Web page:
Two of our assumptions require some brief explanations. First, we assumed a far larger area as hamster habitat under the proactive approach than the current area of 24ha on which farmers receive compensation payments. This results in a conservative estimation of cost savings of the proactive approach as if we had chosen 24ha as x0, costs of the proactive approach would have been even lower. Second, we assumed that the 10-year conservation programme implemented in Mannheim in 2001 will have led to a recovery of the hamster population by 2010. However, an evaluation of the programme is planned for 2010 and if the hamster population has not reached sustainable levels the programme must be extended. As this will raise the costs of the laissez-faire approach the potential costs savings of proactive conservation would again increase.

4. Summary and discussion
The starting point of our analysis was the observation that a laissez-faire approach is often adopted in species conservation – policy makers only act to prevent species from extinction once the population is in a critical state. Consequently, recovery of the population requires a comprehensive and possibly costly set of conservation measures. Ecologists have criticised this approach as the species population temporarily suffers an increased extinction risk. To avoid this, a proactive approach may be adopted, whereby conservation starts once the population threatens to shrink below a critical level. We suggest that a laissez-faire approach may not only be inferior to a proactive policy in terms of conservation, it may also be more costly. Our argument is that the costs of recovery measures may outweigh the costs of maintaining the habitat for a minimum viable population even though these occur over a longer period.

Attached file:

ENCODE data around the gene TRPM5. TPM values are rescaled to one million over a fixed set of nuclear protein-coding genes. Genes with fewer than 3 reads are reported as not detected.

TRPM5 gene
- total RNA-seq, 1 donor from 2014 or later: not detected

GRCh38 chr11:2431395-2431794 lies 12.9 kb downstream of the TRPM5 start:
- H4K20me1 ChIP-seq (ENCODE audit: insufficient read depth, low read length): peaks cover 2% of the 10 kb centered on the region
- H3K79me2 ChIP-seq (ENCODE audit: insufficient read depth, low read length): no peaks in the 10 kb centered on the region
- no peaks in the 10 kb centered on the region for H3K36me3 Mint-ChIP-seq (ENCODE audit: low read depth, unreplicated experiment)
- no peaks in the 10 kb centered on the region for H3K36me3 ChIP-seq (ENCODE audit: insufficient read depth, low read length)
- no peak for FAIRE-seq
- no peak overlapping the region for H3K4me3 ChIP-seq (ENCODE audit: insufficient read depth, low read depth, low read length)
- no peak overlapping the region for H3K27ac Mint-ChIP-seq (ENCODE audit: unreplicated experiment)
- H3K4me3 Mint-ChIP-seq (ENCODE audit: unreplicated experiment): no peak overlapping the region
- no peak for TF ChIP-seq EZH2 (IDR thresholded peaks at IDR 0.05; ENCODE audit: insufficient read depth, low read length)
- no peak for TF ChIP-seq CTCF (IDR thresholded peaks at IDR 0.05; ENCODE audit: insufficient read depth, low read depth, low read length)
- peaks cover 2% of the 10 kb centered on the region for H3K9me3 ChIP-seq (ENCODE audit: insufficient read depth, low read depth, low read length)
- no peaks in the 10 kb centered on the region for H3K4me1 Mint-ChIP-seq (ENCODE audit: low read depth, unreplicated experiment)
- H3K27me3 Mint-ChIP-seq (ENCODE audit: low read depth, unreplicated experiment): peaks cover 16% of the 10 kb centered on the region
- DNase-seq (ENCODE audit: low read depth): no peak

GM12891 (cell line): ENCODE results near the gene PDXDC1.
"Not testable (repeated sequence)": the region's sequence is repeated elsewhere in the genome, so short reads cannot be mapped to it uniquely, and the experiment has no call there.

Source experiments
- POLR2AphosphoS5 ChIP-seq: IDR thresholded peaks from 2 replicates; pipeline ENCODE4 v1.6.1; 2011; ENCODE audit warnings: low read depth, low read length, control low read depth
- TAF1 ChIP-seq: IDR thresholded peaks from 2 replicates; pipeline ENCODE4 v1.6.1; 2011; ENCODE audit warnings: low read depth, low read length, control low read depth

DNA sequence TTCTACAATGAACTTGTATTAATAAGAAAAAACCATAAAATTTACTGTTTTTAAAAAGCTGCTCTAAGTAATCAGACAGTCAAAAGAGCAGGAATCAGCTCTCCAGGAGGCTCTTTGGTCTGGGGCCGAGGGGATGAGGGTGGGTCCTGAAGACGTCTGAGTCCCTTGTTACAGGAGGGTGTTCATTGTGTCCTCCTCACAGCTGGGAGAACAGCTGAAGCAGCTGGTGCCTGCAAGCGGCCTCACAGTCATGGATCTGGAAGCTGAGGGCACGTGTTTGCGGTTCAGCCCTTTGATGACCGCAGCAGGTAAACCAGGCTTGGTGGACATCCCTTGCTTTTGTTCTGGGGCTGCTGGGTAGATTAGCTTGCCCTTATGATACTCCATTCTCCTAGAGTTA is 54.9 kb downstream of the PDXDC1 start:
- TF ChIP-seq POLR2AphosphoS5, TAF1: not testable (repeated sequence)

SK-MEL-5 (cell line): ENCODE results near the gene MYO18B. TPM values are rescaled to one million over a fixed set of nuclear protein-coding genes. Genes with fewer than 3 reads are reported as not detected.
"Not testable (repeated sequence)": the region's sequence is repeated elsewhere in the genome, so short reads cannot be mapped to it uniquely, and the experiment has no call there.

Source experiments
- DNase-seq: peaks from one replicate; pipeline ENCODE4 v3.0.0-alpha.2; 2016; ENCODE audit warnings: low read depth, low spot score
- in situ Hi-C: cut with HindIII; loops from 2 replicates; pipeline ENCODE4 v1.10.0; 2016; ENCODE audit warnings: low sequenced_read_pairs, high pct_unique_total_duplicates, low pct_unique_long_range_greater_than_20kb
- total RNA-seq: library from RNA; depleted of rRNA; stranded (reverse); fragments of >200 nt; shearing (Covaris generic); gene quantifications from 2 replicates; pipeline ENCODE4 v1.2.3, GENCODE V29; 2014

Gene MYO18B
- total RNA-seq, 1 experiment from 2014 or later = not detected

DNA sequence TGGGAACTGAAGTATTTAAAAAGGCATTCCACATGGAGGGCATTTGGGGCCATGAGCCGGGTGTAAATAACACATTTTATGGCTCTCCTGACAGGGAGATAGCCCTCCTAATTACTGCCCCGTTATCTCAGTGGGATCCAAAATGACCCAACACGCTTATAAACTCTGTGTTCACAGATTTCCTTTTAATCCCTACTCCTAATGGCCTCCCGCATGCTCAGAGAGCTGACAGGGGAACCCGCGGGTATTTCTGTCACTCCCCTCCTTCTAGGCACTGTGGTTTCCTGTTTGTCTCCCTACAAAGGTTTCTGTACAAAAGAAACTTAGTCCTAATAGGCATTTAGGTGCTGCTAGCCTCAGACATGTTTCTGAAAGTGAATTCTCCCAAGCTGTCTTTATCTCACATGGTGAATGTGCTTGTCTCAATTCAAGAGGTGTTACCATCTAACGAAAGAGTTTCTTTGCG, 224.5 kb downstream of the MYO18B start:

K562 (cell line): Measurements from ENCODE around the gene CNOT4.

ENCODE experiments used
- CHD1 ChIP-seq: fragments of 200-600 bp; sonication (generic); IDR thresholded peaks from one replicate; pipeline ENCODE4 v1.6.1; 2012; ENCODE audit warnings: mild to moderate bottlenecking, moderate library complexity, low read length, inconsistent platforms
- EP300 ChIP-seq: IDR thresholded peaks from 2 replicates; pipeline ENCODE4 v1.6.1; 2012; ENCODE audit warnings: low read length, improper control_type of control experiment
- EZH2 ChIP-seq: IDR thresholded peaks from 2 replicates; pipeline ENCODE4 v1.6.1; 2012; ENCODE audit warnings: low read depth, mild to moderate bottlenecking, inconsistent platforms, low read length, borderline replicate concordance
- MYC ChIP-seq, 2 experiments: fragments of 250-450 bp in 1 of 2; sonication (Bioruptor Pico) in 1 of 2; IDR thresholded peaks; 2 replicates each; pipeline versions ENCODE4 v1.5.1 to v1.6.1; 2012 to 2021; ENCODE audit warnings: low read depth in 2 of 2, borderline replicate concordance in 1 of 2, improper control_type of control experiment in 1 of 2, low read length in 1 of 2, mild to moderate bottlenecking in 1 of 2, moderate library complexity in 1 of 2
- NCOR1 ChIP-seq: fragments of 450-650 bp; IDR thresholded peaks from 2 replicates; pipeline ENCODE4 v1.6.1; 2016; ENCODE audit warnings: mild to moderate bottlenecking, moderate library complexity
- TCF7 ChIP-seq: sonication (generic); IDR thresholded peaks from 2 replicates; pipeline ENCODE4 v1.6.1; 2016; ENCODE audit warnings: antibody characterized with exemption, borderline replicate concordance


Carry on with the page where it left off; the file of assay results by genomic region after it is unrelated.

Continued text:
We developed simple cost functions to capture the essential economic and ecological parameters needed to compare the costs of proactive and laissez-faire policies, and found that a low discount rate, a long recovery time for the species population and a high ratio of management costs to costs of habitat provision favour a situation in which the pro-active approach is less costly. The model was used to compare the costs of the laissez-faire approach to hamster conservation in Mannheim with the costs of a hypothetical proactive approach. We estimated that a proactive approach would have led to cost savings of between €17.2 mn and €36.4 mn. Anecdotal evidence suggests that laissez-faire policies are widespread. For instance, SZ (2007) reported 10 cases in Germany alone where – similar to hamster conservation in Mannheim – the requirements of the Habitats Directive caused substantial delays and modifications of development projects).